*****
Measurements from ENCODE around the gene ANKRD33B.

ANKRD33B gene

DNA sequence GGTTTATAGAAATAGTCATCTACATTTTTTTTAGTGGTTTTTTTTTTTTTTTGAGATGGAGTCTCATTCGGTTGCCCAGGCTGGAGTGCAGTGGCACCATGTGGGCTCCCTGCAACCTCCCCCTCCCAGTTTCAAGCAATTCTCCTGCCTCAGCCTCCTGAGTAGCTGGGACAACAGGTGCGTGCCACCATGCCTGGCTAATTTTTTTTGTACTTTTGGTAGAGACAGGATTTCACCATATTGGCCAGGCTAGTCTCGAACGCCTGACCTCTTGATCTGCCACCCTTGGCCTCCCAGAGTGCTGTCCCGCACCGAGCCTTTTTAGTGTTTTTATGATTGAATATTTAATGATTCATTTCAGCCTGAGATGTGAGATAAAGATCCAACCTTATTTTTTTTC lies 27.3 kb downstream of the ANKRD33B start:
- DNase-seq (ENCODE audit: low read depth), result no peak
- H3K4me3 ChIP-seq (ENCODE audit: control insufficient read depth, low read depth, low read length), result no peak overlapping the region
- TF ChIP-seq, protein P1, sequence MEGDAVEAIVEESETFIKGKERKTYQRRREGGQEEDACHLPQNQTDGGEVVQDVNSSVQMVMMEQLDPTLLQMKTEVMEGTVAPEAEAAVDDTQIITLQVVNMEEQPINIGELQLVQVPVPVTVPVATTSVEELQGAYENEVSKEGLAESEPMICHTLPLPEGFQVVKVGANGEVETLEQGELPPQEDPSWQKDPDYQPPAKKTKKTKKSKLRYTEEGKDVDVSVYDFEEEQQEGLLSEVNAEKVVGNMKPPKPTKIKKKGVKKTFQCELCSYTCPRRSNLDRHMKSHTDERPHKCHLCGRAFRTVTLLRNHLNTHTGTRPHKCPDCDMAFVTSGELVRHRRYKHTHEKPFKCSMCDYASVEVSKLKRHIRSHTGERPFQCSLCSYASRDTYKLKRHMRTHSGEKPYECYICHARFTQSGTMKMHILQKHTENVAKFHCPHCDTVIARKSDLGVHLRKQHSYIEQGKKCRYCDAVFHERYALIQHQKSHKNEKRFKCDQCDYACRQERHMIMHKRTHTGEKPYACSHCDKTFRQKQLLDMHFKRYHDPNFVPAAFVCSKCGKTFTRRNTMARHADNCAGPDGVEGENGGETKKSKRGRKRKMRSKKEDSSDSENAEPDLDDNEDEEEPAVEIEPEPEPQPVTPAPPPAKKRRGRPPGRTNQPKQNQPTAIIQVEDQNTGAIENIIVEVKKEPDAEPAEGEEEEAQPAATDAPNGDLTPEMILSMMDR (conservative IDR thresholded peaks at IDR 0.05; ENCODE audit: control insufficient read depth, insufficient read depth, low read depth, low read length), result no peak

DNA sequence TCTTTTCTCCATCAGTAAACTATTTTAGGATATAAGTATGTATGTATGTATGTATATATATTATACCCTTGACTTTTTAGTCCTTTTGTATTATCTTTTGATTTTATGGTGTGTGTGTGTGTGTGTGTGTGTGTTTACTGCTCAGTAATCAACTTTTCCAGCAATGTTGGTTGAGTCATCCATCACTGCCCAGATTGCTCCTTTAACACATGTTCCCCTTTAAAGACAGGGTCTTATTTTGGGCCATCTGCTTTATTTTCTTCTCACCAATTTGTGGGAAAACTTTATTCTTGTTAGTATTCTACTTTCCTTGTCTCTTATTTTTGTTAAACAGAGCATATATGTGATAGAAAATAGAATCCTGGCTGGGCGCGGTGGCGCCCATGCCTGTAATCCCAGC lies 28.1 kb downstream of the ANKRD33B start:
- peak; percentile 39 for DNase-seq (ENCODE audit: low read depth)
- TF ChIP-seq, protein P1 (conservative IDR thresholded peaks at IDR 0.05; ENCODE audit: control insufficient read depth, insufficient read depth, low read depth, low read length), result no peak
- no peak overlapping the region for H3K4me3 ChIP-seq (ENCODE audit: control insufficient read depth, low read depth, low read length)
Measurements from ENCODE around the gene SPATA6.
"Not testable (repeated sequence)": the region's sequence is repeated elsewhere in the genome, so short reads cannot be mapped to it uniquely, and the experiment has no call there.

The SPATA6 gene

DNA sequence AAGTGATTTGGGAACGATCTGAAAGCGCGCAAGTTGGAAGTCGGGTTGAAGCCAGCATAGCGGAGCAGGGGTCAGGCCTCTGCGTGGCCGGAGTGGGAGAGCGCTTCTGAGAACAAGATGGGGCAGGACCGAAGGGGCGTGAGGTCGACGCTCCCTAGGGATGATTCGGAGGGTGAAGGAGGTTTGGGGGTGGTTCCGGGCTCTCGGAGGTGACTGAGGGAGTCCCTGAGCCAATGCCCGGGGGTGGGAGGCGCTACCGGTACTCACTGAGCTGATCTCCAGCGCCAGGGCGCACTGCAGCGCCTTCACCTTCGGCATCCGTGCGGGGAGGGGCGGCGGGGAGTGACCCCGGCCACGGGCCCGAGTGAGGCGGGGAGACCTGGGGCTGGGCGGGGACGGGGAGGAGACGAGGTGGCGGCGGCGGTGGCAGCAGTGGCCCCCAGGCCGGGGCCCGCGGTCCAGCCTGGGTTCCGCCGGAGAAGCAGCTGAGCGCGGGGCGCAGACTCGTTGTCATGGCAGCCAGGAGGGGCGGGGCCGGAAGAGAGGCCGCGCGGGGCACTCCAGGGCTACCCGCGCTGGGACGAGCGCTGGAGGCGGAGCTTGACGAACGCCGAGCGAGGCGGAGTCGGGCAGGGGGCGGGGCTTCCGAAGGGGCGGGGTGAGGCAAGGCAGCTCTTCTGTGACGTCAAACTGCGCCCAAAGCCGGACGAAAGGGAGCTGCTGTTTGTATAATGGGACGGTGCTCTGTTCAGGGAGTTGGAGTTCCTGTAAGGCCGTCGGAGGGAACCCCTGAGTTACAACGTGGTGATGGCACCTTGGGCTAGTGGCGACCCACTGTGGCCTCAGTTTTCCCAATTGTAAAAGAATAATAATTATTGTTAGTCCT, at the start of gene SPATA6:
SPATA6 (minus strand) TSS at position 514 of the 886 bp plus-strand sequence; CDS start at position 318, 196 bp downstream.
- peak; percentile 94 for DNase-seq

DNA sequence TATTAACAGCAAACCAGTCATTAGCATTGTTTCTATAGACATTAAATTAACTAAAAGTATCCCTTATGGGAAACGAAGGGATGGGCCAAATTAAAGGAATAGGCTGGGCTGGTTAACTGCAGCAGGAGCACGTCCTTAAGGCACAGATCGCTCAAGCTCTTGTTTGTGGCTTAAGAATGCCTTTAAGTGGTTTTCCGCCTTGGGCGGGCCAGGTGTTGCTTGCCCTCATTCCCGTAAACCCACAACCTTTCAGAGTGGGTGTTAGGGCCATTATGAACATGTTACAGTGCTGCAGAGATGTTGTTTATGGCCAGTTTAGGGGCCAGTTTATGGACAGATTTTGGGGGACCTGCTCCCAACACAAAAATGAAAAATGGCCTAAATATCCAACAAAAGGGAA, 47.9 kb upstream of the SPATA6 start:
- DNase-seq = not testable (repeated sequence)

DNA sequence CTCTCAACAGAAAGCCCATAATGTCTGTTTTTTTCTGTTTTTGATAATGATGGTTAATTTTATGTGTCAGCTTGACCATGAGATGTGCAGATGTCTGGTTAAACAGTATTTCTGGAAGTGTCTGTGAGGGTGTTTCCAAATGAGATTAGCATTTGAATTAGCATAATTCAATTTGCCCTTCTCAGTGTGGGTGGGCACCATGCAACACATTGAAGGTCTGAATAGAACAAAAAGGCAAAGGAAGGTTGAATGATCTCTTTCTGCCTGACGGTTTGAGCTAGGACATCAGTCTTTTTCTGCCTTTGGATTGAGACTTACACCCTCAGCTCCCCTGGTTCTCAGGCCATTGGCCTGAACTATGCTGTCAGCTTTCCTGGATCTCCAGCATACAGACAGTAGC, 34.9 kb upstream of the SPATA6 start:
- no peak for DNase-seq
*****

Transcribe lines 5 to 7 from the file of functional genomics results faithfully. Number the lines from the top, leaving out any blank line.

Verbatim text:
- H3K4me3 ChIP-seq (ENCODE audit: control insufficient read depth, low read depth, low read length), result no peak overlapping the region
- TF ChIP-seq, protein P1, sequence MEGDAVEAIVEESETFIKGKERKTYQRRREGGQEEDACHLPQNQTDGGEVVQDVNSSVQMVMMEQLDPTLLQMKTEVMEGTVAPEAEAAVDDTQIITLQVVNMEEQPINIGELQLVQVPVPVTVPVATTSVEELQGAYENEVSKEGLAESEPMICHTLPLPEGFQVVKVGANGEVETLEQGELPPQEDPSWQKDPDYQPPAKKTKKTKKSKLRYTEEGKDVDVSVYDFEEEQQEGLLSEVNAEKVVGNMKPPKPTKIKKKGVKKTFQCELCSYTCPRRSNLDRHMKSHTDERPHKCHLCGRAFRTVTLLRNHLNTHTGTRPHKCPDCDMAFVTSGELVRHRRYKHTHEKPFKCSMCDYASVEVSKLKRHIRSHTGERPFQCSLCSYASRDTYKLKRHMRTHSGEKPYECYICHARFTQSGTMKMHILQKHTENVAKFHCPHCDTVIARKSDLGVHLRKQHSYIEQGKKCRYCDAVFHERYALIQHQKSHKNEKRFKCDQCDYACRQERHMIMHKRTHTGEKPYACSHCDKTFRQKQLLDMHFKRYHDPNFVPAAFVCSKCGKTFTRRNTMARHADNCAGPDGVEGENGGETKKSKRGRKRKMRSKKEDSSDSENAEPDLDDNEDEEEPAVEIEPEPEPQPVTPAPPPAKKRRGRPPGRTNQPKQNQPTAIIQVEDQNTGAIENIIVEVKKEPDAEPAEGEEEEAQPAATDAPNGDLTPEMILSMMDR (conservative IDR thresholded peaks at IDR 0.05; ENCODE audit: control insufficient read depth, insufficient read depth, low read depth, low read length), result no peak

DNA sequence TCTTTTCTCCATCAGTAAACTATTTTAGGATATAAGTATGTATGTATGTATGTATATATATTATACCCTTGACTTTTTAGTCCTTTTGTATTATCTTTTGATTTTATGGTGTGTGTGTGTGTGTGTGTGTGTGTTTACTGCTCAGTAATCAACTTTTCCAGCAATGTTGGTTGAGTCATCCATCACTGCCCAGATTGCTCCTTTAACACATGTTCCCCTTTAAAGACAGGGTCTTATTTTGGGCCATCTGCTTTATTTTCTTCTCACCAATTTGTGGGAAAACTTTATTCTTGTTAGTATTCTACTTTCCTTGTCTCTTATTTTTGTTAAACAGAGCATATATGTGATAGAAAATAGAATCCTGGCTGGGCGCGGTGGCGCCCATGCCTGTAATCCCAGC lies 28.1 kb downstream of the ANKRD33B start: